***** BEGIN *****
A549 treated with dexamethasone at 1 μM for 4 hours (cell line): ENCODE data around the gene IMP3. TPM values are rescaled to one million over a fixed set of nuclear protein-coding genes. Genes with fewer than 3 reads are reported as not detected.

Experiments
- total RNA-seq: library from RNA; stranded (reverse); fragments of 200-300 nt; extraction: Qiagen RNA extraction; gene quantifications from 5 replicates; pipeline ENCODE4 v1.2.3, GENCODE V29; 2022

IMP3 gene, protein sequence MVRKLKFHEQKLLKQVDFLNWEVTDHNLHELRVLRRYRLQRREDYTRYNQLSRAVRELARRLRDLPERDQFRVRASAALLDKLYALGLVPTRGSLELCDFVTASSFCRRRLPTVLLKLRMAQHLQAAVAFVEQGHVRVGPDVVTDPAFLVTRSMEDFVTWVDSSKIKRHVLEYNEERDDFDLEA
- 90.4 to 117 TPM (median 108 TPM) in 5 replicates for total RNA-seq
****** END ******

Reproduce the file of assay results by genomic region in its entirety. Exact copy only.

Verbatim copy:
A549 treated with dexamethasone at 1 μM for 4 hours (cell line): ENCODE data around the gene IMP3. TPM values are rescaled to one million over a fixed set of nuclear protein-coding genes. Genes with fewer than 3 reads are reported as not detected.

Experiments
- total RNA-seq: library from RNA; stranded (reverse); fragments of 200-300 nt; extraction: Qiagen RNA extraction; gene quantifications from 5 replicates; pipeline ENCODE4 v1.2.3, GENCODE V29; 2022

IMP3 gene, protein sequence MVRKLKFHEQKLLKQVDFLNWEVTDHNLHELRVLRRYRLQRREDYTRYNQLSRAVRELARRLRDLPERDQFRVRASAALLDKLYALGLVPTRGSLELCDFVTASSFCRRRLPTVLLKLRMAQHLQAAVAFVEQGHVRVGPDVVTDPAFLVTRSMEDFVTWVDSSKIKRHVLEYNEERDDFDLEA
- 90.4 to 117 TPM (median 108 TPM) in 5 replicates for total RNA-seq